In primary schools I find that spreadsheets are often glossed over, staff often aren’t aware of the power of spreadsheets in modelling and performing repetitive calculations and they can’t think of appropriate examples.
Likewise, food security is an issue that is hardly touched on, it is seen as a difficult concept and a political one.
Recently I was working with a school studying World War 2 and they had several propaganda posters on their walls including “Dig for Victory” and appeals for scrap metal to build more ships. WW2 saw Britain being blockaded by the Germans, u-boats were sinking our cargo ships and huge quantities of food, along with ships and lives, went to the bottom of the sea. As the recent Wartime Farm program has reminded us, Germany was trying to starve us into submission and our farmers had to grow as much food as possible if our population was going to survive long enough for us to win the war. Food security then was about growing enough food in a resilient and sustainable way, an issue which we are becoming aware of again as we wreck our ecosystem.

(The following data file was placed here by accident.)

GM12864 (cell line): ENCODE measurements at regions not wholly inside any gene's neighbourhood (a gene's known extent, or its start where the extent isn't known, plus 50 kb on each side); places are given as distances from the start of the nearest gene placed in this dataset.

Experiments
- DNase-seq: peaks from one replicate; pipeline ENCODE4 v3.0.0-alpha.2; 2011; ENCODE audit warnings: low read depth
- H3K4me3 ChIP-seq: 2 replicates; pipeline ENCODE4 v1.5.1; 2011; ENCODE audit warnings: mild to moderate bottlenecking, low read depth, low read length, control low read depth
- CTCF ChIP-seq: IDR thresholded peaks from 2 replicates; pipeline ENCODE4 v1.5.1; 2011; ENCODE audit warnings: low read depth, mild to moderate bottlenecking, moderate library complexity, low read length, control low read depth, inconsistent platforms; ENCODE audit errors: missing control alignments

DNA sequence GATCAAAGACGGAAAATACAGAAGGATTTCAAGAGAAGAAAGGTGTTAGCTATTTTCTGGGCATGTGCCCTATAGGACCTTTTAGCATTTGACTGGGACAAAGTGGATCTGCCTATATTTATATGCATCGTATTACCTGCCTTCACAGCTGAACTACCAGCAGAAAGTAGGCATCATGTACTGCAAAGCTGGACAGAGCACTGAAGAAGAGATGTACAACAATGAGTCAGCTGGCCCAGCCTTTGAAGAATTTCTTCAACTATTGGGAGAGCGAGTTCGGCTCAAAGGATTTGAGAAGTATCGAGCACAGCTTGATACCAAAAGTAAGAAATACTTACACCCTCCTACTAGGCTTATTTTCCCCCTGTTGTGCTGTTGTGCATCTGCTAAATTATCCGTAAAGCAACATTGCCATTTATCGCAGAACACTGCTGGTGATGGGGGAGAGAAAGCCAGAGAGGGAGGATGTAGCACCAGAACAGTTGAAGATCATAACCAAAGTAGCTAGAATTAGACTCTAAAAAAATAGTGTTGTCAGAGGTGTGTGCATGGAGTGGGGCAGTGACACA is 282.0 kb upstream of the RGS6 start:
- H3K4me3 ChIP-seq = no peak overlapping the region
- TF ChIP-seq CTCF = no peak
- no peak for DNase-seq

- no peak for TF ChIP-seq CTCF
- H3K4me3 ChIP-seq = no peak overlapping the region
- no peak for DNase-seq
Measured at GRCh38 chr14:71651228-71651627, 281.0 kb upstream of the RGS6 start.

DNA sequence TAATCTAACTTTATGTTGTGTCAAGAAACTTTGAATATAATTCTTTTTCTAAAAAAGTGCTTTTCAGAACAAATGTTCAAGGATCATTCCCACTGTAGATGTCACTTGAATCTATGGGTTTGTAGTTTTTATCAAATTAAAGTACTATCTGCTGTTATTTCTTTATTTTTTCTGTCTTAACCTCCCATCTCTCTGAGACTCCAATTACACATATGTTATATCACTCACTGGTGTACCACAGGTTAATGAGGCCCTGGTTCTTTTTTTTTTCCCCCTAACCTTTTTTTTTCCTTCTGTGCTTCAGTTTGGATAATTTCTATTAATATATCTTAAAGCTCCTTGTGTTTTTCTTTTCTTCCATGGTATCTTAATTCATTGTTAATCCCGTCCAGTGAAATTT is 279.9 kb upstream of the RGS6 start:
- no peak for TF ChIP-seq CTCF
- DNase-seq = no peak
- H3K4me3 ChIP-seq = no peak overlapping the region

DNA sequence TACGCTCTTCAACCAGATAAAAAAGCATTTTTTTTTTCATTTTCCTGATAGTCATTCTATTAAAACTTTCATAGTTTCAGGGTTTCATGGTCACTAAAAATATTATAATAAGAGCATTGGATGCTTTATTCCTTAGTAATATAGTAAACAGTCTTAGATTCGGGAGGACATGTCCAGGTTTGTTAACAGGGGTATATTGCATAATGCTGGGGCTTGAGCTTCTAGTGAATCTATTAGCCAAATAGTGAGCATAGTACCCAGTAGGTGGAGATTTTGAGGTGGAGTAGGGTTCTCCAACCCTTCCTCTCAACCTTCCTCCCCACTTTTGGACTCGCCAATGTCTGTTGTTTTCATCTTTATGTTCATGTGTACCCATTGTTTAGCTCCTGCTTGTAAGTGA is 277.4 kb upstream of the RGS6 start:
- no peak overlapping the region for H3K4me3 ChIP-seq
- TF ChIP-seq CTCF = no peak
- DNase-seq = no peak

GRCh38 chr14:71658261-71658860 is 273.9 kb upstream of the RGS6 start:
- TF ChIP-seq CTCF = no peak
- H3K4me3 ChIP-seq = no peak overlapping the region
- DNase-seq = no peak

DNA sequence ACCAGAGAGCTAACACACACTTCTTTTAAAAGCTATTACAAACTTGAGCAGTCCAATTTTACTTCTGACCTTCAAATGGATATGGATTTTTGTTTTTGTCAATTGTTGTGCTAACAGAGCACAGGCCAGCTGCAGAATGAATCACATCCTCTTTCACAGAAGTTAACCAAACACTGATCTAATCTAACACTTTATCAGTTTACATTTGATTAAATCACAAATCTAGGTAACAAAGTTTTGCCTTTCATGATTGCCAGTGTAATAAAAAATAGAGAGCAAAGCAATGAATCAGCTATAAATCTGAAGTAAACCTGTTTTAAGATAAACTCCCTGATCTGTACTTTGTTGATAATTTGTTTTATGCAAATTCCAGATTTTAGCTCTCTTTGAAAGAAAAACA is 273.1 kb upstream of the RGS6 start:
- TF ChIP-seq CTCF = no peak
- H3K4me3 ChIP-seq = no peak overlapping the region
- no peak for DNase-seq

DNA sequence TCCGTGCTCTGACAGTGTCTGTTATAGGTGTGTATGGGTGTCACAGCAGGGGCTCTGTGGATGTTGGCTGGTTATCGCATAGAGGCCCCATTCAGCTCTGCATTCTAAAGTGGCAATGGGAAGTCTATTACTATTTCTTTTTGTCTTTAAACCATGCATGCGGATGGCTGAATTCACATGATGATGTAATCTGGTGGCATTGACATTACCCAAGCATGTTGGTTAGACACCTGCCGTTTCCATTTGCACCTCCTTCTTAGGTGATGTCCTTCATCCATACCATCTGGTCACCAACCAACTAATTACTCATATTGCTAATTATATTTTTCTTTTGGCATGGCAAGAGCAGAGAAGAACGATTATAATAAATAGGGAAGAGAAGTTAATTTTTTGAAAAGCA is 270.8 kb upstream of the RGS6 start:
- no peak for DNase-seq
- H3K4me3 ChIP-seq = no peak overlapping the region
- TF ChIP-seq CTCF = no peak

Besides farmers, local people turned every green area over to food production, parks, school grounds, gardens and even grass verges – something we see happening today in places like Todmorden and is now beginning to happen here in Leeds.
The task I set some pupils in year 6 was to look at the school grounds, identify areas that would be easy to grow potatoes, measure these areas and calculate how many potatoes we would need to plant the areas up and the cost of the seed potatoes. This they managed very well with a little help from Mr Google who supplied the price of seed potatoes. Two of the pupils then wrote reports to the head asking her for the funds to buy the potatoes! You can see their reports on their class blog.